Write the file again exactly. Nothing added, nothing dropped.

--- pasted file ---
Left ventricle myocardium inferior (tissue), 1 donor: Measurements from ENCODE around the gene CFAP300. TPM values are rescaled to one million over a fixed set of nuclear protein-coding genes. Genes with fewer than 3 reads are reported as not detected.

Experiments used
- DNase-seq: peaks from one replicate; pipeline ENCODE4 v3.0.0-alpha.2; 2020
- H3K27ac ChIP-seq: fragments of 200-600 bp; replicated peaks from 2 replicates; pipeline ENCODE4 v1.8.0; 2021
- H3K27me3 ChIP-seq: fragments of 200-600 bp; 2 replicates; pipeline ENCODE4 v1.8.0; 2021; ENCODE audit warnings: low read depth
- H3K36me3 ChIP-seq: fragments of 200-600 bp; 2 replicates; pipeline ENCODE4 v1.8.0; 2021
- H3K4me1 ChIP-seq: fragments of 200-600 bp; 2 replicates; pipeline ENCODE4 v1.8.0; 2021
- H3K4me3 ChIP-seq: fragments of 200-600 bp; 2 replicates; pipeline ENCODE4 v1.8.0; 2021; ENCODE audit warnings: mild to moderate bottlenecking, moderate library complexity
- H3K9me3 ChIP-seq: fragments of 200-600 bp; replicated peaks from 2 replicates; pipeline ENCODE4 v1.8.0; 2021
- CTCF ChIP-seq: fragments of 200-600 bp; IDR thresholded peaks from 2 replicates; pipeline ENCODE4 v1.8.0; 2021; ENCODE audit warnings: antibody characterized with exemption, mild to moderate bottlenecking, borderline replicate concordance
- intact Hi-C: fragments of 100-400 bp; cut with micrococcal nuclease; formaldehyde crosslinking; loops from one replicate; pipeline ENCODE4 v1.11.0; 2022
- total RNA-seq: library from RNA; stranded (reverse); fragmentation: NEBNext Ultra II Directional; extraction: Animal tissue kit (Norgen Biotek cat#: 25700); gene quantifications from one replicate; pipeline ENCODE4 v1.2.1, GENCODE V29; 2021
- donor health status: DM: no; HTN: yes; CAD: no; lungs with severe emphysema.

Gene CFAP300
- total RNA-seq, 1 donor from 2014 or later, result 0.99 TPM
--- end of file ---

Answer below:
Left ventricle myocardium inferior (tissue), 1 donor: Measurements from ENCODE around the gene CFAP300. TPM values are rescaled to one million over a fixed set of nuclear protein-coding genes. Genes with fewer than 3 reads are reported as not detected.

Experiments used
- DNase-seq: peaks from one replicate; pipeline ENCODE4 v3.0.0-alpha.2; 2020
- H3K27ac ChIP-seq: fragments of 200-600 bp; replicated peaks from 2 replicates; pipeline ENCODE4 v1.8.0; 2021
- H3K27me3 ChIP-seq: fragments of 200-600 bp; 2 replicates; pipeline ENCODE4 v1.8.0; 2021; ENCODE audit warnings: low read depth
- H3K36me3 ChIP-seq: fragments of 200-600 bp; 2 replicates; pipeline ENCODE4 v1.8.0; 2021
- H3K4me1 ChIP-seq: fragments of 200-600 bp; 2 replicates; pipeline ENCODE4 v1.8.0; 2021
- H3K4me3 ChIP-seq: fragments of 200-600 bp; 2 replicates; pipeline ENCODE4 v1.8.0; 2021; ENCODE audit warnings: mild to moderate bottlenecking, moderate library complexity
- H3K9me3 ChIP-seq: fragments of 200-600 bp; replicated peaks from 2 replicates; pipeline ENCODE4 v1.8.0; 2021
- CTCF ChIP-seq: fragments of 200-600 bp; IDR thresholded peaks from 2 replicates; pipeline ENCODE4 v1.8.0; 2021; ENCODE audit warnings: antibody characterized with exemption, mild to moderate bottlenecking, borderline replicate concordance
- intact Hi-C: fragments of 100-400 bp; cut with micrococcal nuclease; formaldehyde crosslinking; loops from one replicate; pipeline ENCODE4 v1.11.0; 2022
- total RNA-seq: library from RNA; stranded (reverse); fragmentation: NEBNext Ultra II Directional; extraction: Animal tissue kit (Norgen Biotek cat#: 25700); gene quantifications from one replicate; pipeline ENCODE4 v1.2.1, GENCODE V29; 2021
- donor health status: DM: no; HTN: yes; CAD: no; lungs with severe emphysema.

Gene CFAP300
- total RNA-seq, 1 donor from 2014 or later, result 0.99 TPM